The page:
Since I spent the first 27 years of my life in Mississippi, I have a bit
of a southern accent. Although, I lost quite a bit of it while i was living in
the blandly accented Pacific Northwest, I seem to have gained a bit of
it again living in Germany.
The most noticable aspect probably are my vowels, which i'll try to
appoximate here. They are all diphthongs except for the vowel I.
Perhaps, the most noticeable aspect of the southern accent is the use
these and other diphthongs.
Often where most Americans would place a simple vowel, I will substitute a
diphthong, and vice-versa.
Using these vowels makes a southerner's speach have alot of somewhat
melodic dips and glides in his words.
- The short a sound is sometimes followed by a schwa sound.
E.g., the word cap is pronounced similar to CA-uh-P.
However, the uh sound is very faint and not emphasized.
- Similar for the short i sound. E.g., I'll pronounce
lift as li-uh-ft, again with the uh taking much less
emphasis than the li.
- Whereas the diphthong oi which is pronounced by many Americans as a
trivocal, I pronounce it as a bivocal. E.g., oil is pronounced
by many Americans as oh-ee-ul, but I pronounce it as oh-ul.
- The words on and off get different initial diphthong sounds.
On gets a long o followed by a w sound -- a homonym to
the word own containing a hard w sound. The word off
gets a back vowel aw sound, again with a hard w sound.
- I make another exception with the vowel that most americans
diphthong-ize. Most Americans make the long I sound into a
diphthong. I do as well normally but rarely at the ends of words.
When most Americans say the I sound in why or buy,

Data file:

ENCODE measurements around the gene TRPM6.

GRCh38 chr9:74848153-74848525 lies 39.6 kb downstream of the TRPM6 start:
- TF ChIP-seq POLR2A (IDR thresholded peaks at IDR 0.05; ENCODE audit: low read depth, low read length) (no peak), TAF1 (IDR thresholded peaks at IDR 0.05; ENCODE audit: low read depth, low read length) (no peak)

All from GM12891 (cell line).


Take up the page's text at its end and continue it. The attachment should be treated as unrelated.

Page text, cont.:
they are really saying WI-EEY and BI-EEY, but I tend to
omit the dip.
Although, I still pedantically
pronounce my wh's differently than my w's, and my back
low vowels differently than my middle high vowels. I.e.,
cot != caught, and
witch != which; weather != whether; wale != whale. I also tend to pronounce the l's in such words as
help, walk, and talk. This seems to be
especially true when I talk slowly.
I generally pronounce en the same as in and em the same
as im. Thus, pin and pen are indistinguishable,
as are gem and Jim. This should not seem strange when you realize
that almost everyone pronounces er and ir the same.
For me, the present indicative verb conjugation is as follows.
I go we go
you go yall go
it goes they go
I prefer double modals to the more awkward, standard American expressions.
E.g., I'd say, "I might could do that," rather than, "I might be able
to do that."
Another interesting aspect of modals is that the word have is
pronounced differnelty when it means must than when it means
posess or as an auxiliary verb.
- When have means must it is pronounced haFF: I have to do
- When have means posess it is pronounced haV: I
have only $5 in my pocket.
- And have is pronounced haV in the sentence: I
have been there many times.
Southerners use several words and expressions which were commonplace to
English at one time but have fallen out of todays standard usage. Three
examples quickly come to mind.
Also, it seems that many times the t's will become d's or become
glottal stops or simple disappear altogether. That should not seem so unusual if
you think of words such as listen or soften.
- Fixin' to -- meaning
preparing to, or on the verge of, or will be doing it immediately. E.g.,
I was just fixin' to call you back.
- Reckon -- to think, believe, or
suppose. E.g., Do you reckon the file's corrupted?
- And yonder, a place located about 5 to 10 seconds away (by foot usually). E.g.,
Stand over yonder while I light these fire crackers.
- The words latter and ladder sound alike.
- The word Atlanta sounds like A'lanna.
Click on Jezabel to return to jimka's homepage...